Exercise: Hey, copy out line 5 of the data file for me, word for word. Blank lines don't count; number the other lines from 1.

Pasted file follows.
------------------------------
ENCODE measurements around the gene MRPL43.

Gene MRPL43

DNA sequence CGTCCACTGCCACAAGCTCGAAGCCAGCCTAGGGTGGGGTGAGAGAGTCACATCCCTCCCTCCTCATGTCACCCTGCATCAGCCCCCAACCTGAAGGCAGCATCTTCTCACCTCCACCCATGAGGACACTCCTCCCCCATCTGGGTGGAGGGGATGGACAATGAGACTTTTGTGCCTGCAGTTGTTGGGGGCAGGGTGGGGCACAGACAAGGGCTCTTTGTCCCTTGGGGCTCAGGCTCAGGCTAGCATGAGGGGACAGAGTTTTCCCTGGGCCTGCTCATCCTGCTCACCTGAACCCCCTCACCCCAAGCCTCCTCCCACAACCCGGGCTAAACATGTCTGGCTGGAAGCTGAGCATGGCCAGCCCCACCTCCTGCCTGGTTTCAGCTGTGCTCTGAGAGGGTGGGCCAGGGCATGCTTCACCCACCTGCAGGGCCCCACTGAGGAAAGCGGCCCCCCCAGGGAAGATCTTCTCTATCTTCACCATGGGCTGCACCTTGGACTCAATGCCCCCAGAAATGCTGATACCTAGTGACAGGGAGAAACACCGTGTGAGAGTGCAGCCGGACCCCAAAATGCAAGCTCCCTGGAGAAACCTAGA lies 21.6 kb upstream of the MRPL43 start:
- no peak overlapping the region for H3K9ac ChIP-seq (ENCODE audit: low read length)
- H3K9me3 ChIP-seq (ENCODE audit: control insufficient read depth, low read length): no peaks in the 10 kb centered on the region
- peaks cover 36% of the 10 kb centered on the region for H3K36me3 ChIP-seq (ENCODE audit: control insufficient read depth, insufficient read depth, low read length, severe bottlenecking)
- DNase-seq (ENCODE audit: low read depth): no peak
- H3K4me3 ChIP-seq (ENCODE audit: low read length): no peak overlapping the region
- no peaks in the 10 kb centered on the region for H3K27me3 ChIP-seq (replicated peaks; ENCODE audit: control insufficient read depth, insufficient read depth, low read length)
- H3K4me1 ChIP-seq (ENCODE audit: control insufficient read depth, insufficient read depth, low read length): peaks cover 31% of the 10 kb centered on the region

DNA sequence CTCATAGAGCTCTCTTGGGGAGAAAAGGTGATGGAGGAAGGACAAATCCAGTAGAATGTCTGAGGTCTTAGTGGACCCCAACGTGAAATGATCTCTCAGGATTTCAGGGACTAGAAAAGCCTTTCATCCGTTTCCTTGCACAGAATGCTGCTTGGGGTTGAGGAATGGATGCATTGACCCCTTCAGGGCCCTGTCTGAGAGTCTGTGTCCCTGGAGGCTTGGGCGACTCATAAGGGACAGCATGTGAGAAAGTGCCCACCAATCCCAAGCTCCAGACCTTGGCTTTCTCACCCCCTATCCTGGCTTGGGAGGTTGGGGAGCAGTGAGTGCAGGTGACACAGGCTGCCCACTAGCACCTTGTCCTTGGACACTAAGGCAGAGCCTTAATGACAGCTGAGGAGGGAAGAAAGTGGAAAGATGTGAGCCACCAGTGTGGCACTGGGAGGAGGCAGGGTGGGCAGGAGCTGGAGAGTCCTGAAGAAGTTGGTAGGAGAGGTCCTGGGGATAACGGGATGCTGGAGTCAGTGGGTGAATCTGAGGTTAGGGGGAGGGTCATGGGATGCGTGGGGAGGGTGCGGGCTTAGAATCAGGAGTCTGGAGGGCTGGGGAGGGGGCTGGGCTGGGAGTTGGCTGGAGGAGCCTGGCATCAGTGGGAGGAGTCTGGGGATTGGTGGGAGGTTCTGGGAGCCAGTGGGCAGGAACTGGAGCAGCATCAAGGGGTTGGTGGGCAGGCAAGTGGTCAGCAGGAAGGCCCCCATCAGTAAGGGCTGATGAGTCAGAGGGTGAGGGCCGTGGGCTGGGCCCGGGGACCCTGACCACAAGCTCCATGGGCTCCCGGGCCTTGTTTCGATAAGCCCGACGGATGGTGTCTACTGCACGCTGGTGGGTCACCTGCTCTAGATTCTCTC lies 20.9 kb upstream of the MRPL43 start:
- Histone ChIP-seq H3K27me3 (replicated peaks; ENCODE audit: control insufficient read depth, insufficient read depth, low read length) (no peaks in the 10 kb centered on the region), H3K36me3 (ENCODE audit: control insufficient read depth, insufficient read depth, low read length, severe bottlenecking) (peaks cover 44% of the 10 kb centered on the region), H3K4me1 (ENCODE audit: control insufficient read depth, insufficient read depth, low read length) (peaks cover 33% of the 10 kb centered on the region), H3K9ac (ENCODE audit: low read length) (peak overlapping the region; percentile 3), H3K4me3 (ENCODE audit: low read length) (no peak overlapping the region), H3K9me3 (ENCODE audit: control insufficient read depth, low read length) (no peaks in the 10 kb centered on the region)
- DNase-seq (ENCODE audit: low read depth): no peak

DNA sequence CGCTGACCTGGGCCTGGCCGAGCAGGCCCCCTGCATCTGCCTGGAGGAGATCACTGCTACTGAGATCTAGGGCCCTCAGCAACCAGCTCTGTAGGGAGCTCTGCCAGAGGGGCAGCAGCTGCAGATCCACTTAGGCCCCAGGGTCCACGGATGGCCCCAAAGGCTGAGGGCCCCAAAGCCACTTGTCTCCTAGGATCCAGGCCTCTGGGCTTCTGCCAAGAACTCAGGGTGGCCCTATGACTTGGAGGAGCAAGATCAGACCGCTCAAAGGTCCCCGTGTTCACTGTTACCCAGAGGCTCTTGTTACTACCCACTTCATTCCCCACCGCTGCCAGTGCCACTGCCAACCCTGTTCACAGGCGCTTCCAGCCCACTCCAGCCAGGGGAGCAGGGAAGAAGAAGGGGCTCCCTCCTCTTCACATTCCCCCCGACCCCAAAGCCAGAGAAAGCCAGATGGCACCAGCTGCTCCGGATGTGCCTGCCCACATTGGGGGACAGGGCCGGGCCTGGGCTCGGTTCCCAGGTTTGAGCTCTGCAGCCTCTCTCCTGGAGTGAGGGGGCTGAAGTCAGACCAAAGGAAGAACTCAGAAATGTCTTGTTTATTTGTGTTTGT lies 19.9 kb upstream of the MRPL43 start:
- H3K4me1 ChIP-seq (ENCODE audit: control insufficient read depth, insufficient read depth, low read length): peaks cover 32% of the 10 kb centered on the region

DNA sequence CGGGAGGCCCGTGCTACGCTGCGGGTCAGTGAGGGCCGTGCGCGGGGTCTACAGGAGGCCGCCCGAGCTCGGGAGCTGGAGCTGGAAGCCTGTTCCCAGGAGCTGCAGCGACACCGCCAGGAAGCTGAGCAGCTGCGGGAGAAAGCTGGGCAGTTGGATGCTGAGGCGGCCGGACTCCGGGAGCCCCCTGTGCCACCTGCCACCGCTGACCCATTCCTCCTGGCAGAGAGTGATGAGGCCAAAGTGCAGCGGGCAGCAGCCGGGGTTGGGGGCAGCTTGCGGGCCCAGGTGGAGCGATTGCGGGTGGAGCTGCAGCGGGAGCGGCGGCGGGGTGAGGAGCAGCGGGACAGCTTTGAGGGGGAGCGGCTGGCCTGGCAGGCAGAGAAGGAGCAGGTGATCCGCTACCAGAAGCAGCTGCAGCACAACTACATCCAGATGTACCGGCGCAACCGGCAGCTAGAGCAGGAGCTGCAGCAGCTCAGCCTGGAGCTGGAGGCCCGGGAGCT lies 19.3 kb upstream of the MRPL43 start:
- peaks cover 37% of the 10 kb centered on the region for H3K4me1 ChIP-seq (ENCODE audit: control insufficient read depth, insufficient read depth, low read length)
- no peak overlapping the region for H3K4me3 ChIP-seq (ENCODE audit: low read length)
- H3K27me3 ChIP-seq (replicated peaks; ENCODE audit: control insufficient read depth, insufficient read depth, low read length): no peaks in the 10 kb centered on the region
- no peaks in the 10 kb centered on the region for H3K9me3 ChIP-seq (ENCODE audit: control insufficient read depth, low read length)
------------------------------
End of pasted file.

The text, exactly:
- H3K9me3 ChIP-seq (ENCODE audit: control insufficient read depth, low read length): no peaks in the 10 kb centered on the region